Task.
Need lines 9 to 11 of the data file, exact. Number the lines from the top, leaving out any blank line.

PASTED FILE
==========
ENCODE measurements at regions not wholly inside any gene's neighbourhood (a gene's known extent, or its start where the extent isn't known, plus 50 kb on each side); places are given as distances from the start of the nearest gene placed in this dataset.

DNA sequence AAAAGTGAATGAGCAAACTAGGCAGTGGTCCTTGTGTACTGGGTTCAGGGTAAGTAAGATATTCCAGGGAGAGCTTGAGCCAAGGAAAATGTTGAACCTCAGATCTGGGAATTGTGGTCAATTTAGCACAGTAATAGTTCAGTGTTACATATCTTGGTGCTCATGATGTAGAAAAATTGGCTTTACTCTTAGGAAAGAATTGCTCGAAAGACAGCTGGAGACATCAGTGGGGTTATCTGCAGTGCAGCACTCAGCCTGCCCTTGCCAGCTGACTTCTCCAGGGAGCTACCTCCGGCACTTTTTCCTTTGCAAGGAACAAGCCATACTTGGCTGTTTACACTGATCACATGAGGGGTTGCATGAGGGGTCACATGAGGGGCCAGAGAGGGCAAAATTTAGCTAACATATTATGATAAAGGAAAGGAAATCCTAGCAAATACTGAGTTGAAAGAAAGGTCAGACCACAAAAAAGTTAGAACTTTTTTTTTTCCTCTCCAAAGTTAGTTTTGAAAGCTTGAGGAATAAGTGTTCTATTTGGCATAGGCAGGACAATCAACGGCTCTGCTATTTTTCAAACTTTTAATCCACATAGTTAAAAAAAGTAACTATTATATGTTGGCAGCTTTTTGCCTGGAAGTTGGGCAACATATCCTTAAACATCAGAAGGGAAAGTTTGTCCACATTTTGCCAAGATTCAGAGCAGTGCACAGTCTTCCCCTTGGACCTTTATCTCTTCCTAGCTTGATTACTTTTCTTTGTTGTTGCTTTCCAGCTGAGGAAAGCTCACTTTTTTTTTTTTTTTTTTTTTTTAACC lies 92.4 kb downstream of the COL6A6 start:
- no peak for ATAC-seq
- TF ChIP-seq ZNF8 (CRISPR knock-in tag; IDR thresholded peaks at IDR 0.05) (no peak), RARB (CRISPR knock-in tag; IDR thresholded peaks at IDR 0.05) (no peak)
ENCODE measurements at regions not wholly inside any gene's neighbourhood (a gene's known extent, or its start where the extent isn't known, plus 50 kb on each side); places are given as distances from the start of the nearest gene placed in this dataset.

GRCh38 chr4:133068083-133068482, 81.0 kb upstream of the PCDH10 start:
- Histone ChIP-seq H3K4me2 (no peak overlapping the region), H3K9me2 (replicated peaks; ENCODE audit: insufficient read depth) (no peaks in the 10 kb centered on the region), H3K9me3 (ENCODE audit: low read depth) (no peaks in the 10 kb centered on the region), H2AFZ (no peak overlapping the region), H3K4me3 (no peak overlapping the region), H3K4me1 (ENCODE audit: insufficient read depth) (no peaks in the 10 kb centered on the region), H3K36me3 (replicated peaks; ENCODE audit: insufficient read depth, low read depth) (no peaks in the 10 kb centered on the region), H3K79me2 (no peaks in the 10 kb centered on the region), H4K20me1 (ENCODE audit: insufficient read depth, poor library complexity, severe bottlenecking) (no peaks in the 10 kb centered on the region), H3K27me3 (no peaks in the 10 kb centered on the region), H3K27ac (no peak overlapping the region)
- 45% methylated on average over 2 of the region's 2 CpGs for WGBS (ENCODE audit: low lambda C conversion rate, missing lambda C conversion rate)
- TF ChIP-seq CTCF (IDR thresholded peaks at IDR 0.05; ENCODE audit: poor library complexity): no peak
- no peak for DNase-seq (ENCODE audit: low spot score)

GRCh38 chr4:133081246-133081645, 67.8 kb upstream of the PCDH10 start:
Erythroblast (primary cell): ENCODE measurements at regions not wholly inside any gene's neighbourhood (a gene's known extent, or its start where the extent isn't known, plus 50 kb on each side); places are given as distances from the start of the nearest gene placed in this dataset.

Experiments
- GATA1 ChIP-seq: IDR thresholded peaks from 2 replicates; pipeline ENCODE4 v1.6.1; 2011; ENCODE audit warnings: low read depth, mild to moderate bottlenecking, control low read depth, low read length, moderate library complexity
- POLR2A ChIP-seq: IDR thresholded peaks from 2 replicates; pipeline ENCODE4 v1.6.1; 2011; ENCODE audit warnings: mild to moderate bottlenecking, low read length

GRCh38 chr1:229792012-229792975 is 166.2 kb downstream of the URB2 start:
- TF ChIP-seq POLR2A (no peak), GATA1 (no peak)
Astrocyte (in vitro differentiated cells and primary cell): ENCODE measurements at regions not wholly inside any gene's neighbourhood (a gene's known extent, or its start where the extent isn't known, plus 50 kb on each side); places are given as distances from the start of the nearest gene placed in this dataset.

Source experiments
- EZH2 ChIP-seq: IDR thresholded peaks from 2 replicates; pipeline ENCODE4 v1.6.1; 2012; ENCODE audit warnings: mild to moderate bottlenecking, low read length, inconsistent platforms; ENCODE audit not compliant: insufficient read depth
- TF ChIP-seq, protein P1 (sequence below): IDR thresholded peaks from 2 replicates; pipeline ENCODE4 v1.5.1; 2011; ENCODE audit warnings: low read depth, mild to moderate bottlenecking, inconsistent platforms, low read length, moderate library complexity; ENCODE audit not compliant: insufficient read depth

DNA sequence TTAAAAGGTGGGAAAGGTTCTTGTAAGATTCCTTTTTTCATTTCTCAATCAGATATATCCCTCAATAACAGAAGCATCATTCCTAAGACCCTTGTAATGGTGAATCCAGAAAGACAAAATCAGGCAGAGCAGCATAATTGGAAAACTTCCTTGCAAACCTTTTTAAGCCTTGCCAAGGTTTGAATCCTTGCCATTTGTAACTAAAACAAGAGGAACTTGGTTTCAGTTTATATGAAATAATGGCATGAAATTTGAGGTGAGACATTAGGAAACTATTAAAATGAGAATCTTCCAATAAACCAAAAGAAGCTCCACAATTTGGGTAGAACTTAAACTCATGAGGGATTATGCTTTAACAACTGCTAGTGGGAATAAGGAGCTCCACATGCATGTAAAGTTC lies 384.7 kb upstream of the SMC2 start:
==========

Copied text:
- TF ChIP-seq CTCF (IDR thresholded peaks at IDR 0.05; ENCODE audit: poor library complexity): no peak
- no peak for DNase-seq (ENCODE audit: low spot score)

GRCh38 chr4:133081246-133081645, 67.8 kb upstream of the PCDH10 start: